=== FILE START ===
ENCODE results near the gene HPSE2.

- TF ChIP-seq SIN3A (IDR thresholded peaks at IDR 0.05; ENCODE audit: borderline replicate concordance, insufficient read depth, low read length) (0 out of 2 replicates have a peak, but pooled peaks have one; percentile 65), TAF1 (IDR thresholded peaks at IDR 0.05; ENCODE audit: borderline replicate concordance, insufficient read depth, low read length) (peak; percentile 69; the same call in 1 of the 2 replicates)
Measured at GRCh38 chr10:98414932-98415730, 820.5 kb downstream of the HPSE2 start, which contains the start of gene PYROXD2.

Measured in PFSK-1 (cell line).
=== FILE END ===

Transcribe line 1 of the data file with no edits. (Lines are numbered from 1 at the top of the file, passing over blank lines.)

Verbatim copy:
ENCODE results near the gene HPSE2.